Track of the Day: 'Wuthering Heights' by the Ukelele Orchestra of Great Britain

Editor’s Note: This article previously appeared in a different format as part of The Atlantic’s Notes section, retired in 2021.

From reader Steve Hunter:

Hiya Chris, I’m enjoying your cover series, so thought I’d have a go myself. Kate Bush is my favourite artist, and she has been since her first jaw-dropping appearance on Top of the Pops in January 1978. “Wuthering Heights,” a song about a ghost calling on her lover to join her in death and based on the classic novel, went to number 1 in the British Charts for four weeks—the first time a female artist reached number 1 with a self-penned song. And all this from a 19-year-old “girl” appearing, it seemed, from absolutely nowhere.

“Wuthering Heights” marked the start of a career of singular originality and innovation, and it’s been covered many times—mostly badly or indifferently. However, I just love the cover by The Ukulele Orchestra of Great Britain [embedded above], which turns “Wuthering Heights” into a swinging song you could almost imagine Frank Sinatra singing. Yes it’s a mickey take, but an affectionate one, and I know that Kate herself really enjoys it.

The YouTube link that Steve provided for Kate Bush’s version of “Wuthering Heights” is a pretty fantastic live performance at Hammersmith Odeon in 1979. To give you a sense of the spectacle, the stage credits include one for “Illusions, magic and mime.”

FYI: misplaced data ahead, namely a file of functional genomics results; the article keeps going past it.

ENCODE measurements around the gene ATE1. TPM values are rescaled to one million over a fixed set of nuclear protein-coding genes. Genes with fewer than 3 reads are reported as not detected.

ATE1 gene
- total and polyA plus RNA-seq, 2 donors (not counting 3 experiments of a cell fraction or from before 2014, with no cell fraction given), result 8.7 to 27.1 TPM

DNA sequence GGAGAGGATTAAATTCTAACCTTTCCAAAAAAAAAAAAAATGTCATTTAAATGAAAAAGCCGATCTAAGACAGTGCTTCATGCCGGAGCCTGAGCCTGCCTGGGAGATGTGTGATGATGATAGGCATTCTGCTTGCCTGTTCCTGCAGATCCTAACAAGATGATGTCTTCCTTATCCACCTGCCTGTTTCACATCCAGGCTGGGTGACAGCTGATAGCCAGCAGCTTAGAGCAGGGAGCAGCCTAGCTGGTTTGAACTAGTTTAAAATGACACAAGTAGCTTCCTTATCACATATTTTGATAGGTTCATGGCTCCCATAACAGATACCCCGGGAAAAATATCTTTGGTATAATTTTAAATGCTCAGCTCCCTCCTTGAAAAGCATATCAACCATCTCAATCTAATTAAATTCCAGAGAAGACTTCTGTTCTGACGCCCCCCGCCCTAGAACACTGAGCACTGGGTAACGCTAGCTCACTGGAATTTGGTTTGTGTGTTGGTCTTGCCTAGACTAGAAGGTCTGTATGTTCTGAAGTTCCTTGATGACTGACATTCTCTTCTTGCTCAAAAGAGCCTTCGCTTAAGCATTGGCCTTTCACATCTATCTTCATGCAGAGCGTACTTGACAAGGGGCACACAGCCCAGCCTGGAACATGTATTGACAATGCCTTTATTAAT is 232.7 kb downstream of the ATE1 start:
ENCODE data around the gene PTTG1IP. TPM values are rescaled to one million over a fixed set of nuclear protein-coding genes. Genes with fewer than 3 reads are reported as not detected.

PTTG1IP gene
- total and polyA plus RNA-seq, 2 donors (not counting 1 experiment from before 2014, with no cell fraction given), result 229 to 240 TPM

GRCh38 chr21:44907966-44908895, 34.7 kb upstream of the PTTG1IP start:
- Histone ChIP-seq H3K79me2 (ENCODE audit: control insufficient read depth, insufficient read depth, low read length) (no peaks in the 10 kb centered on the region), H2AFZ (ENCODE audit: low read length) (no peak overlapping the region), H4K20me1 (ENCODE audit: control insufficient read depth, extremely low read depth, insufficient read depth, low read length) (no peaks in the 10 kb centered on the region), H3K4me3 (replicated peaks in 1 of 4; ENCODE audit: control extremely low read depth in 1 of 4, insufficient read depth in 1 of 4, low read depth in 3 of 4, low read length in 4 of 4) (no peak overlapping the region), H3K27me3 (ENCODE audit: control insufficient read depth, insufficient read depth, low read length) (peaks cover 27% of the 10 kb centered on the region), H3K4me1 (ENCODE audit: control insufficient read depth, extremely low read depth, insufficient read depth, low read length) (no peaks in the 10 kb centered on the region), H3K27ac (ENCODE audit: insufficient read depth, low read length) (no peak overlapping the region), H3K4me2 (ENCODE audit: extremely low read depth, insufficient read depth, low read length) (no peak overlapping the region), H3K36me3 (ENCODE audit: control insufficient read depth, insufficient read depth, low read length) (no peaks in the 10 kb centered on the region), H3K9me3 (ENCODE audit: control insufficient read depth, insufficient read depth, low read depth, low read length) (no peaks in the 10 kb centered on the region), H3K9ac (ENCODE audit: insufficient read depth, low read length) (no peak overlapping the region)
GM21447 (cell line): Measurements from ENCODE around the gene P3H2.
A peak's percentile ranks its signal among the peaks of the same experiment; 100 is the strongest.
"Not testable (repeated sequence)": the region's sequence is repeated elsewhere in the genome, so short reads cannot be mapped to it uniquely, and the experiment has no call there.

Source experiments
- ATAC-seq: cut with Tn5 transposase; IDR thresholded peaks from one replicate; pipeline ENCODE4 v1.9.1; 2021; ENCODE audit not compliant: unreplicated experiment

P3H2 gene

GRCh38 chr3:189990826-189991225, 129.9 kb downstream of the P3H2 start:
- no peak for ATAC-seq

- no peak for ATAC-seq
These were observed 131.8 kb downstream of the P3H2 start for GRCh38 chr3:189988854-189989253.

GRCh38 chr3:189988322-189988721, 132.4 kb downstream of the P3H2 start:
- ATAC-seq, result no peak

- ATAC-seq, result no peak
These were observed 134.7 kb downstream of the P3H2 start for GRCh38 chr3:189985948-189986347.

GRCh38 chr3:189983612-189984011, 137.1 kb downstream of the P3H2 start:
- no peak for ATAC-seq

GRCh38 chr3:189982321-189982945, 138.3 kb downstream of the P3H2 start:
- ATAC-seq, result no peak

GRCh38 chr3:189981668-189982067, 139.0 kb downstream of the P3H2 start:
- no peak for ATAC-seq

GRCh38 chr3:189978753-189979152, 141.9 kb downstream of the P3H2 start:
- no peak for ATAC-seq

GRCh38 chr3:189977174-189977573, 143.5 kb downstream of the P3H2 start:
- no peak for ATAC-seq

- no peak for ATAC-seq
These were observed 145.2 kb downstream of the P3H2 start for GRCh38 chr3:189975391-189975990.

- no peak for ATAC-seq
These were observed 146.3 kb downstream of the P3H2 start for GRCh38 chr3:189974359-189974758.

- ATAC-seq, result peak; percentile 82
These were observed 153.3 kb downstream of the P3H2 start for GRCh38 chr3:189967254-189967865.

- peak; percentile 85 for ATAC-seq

I don’t know much about Kate Bush but she seems fascinating, so I found a BBC documentary from a few years ago and watched the first six minutes—on the impact of her “Wuthering Heights” debut:

Several of the talking heads discuss her “high-pitched voice, warbling and dropping,” as Viv Albertine of the punk band The Slits put it. And this quote from John Lydon of Sid Vicious especially stood out:

[Kate Bush’s voice in “Wuthering Heights”] was extremely challenging, the vocal—it was almost hysterical, and so up there, the register. But it was absolutely fascinating. And I know at the time a lot of my friends couldn’t bear it—that it was too much. But that’s exactly what drew me in.

I felt the same when I first heard Joanna Newsom years ago on her first album Walnut Whales (e.g. “Peach, Plum, Pear”). Newsom has a similarly eerie and challenging voice as Kate Bush’s, but it became irresistible. Ditto for Alec Ounsworth with his band Clap Your Hands Say Yeah when I first heard their self-titled album (e.g. “Let the Cool Goddess Rust Away”). If you have a favorite artist who initially grated on you, and you want to write a short note about it, let me know. Update from Steve: “We’ve had a pretty depressing week here in the UK, this has cheered me up no end.”

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